It's not uncommon for older adults to downsize or move to a new city in retirement. This can be an exciting time, but it can also be a challenging one, particularly if you plan to purchase a new home. Lenders are prohibited from discriminating against loan applicants based on age, but retirees still face greater challenges than working adults in securing a mortgage.
Here are a few things you need to know about getting a mortgage in retirement before you start filling out loan applications.
Buying a new home in retirement isn't always wise
A mortgage is a big expense, and even if you do get approved for one, it isn't always the smartest financial move. Most retirees have lower incomes than they did during their working years, and many people underestimate how long this money will need to last them. By adding a mortgage payment to your monthly expenses, you could deplete your funds even faster, leaving you struggling to make ends meet in the last years of your life.
Evaluate your finances carefully before applying for a mortgage. Make sure you have enough money saved for retirement to comfortably sustain you for the rest of your life. Of course, no one can be sure exactly how long they're going to live -- so it's a good idea to overestimate just to be on the safe side.
You should also evaluate how much debt you have. Debt can hurt your credit score if you end up falling behind on your payments, and it raises your debt-to-income ratio. Both of these things can make it harder to secure a mortgage. Plus, debt places additional demands on your budget. If your debt spirals out of control, you may have trouble paying your monthly mortgage payments.
For many retirees, it's wiser to stay in their existing home -- especially if it's paid off -- or consider renting a smaller place, rather than taking on a new mortgage. But if you have a solid nest egg and little to no debt to your name, then you may not have any trouble paying for a new home, especially if you use the proceeds from your existing home's sale to make a large down payment on a cheaper house.
Showing enough income is the biggest challenge
Retirees are no longer working, so they cannot show traditional income from a job. But you don't need a job to get approved for a mortgage: Any income you're receiving from pensions or Social Security will count, and if you're taking regular withdrawals from your retirement accounts, these often count as well.
If you're not taking money from your retirement account, the lender may be willing to assess your "income" through a method called asset depletion instead. This is where they total the value of all of your financial assets, minus the cost of the down payment. Then they take 70% of the result and divide it by the number of months in the loan term to come up with your theoretical monthly income. For example, if you have $750,000 in assets and you're putting $35,000 down, then you'd be left with $715,000. 70% of that comes to $500,500. Assuming you're interested in a traditional 30-year mortgage, that comes out to a $1,390 estimated monthly income.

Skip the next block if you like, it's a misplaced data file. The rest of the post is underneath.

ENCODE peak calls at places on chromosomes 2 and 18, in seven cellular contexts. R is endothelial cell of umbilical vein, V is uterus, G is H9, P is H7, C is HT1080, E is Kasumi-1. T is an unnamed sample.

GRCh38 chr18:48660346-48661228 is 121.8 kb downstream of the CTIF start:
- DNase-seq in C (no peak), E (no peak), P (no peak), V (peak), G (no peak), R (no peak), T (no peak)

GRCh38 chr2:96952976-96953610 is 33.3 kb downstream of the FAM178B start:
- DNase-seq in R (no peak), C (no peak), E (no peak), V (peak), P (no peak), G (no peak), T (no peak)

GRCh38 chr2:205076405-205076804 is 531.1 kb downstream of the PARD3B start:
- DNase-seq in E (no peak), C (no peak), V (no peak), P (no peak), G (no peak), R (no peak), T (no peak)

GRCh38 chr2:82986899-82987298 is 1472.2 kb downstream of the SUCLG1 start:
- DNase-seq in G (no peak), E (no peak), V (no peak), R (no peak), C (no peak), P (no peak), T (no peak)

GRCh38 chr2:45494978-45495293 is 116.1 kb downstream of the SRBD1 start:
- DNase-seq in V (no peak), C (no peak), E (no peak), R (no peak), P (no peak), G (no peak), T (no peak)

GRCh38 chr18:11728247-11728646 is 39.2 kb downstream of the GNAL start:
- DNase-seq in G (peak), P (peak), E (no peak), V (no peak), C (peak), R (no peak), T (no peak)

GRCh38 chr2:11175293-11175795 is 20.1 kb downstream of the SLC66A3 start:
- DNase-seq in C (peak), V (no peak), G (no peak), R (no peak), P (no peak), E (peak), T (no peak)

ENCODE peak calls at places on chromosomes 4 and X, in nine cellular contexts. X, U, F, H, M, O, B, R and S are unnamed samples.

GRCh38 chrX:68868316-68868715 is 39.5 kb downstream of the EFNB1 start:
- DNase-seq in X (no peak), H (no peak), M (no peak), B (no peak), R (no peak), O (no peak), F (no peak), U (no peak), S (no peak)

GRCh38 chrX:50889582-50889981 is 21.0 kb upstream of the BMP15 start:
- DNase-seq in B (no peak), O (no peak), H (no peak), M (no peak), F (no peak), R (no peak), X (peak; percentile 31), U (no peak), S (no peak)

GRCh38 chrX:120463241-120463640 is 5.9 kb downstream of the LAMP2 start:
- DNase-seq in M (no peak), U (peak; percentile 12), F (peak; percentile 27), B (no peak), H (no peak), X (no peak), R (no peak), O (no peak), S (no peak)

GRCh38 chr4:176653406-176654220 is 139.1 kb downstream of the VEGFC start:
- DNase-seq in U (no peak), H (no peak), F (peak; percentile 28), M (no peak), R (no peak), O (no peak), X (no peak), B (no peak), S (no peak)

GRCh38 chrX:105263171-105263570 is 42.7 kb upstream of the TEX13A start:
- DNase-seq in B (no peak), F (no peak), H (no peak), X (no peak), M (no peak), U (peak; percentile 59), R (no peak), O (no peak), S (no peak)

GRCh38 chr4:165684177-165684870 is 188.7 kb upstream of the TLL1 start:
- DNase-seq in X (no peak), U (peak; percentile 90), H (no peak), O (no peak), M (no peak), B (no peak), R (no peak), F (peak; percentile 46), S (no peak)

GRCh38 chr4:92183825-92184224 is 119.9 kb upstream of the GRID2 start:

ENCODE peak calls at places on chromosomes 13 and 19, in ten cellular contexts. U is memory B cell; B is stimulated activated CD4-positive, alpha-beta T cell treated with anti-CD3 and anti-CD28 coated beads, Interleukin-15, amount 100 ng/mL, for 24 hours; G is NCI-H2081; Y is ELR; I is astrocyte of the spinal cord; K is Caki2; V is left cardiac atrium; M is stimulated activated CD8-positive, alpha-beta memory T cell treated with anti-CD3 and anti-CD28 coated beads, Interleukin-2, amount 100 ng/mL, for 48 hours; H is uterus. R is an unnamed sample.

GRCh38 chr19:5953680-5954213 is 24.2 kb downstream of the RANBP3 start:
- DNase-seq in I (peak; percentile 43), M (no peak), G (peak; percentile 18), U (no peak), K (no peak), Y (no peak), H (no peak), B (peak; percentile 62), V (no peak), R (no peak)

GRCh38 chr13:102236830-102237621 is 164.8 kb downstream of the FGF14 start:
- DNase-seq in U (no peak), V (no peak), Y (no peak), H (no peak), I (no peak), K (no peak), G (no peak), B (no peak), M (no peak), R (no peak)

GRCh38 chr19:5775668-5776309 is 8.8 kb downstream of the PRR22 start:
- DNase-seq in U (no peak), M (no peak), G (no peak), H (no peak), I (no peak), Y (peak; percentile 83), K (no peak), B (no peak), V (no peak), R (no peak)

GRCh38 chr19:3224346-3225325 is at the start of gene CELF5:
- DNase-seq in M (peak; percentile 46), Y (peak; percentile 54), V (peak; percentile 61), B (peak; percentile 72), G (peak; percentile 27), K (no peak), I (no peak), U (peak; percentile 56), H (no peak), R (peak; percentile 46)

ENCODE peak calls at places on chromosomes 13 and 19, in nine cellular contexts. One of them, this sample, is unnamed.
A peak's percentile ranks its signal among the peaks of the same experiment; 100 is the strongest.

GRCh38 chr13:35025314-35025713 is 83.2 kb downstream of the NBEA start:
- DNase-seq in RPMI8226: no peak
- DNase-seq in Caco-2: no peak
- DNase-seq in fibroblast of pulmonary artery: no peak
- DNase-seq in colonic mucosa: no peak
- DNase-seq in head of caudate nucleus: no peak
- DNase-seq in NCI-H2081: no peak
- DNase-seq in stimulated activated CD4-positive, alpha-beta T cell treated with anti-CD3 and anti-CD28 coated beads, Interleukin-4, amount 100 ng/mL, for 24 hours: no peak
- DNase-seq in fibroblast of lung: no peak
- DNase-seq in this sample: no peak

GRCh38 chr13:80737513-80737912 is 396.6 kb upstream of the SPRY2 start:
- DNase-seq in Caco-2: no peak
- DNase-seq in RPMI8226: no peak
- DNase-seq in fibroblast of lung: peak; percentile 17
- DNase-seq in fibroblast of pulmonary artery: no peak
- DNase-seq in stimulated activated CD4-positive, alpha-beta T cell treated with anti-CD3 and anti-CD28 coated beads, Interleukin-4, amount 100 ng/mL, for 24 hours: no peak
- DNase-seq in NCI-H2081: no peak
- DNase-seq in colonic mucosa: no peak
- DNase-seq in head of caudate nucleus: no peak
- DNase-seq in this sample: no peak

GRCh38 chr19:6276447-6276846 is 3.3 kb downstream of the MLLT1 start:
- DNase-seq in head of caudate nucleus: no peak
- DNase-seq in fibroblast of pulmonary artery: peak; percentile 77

Apart from being able to show a steady income, you also have to show a low enough debt-to-income ratio. This may or may not be a challenge for you, depending on how much debt you have to your name and how much income you have in retirement. The exact requirements will vary from one lender to the next, but most require you to keep your debt-to-income ratio at 40% or less. This means your debts take up no more than 40% of your monthly earnings. Any more than that may indicate that you're living beyond your means and may be unable to pay back what you owe.
It's a good idea to talk to lenders about their income and debt-to-income requirements before you go through the trouble of filling out a mortgage application. That way you can get a sense of what you should be aiming for and make any necessary adjustments, like paying down debt or taking a little more money from your retirement accounts each month.
Don't forget the other factors lenders look at
Income is important when you're applying for a mortgage, but it's not the only factor lenders look at. Your credit score also plays a major role, because it provides financial institutions with an idea of how responsible you are with your money. A poor credit score -- around 630 or below -- can damage your chances of getting approved for the mortgage. If you have bad credit, take steps to improve it before you apply.
The down payment also matters. If you can afford to put down a larger down payment, your chances of approval go up because you're now borrowing less money. The down payment required will vary depending on the method used to assess your income. If you're relying on Social Security, pensions, and money from your retirement fund, you can probably get by with putting down as little as 5%, though you'll have to take on private mortgage insurance (PMI) until you reach 20% equity. If your income was determined using the asset depletion method, your lender may require a 30% down payment. Talk to your lender about how much you'll be required to put down on the home, and make sure it's an amount you feel comfortable paying.
Occupancy status may also be a factor. Primary homes usually secure better mortgage rates than second homes. If you intend to use the new home as a vacation property, you should be prepared to pay a little extra in interest.
Getting a mortgage in retirement poses some unique challenges, but it's not impossible. Talk to your lender about what you need in order to qualify and then go through your finances to ensure that it's feasible before you make any moves.
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